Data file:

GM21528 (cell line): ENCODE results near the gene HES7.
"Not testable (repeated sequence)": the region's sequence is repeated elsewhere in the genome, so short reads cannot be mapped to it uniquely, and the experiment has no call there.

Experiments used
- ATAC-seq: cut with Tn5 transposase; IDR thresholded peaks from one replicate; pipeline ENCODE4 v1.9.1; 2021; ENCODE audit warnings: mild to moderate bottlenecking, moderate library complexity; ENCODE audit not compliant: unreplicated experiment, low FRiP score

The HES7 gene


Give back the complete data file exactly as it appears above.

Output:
GM21528 (cell line): ENCODE results near the gene HES7.
"Not testable (repeated sequence)": the region's sequence is repeated elsewhere in the genome, so short reads cannot be mapped to it uniquely, and the experiment has no call there.

Experiments used
- ATAC-seq: cut with Tn5 transposase; IDR thresholded peaks from one replicate; pipeline ENCODE4 v1.9.1; 2021; ENCODE audit warnings: mild to moderate bottlenecking, moderate library complexity; ENCODE audit not compliant: unreplicated experiment, low FRiP score

The HES7 gene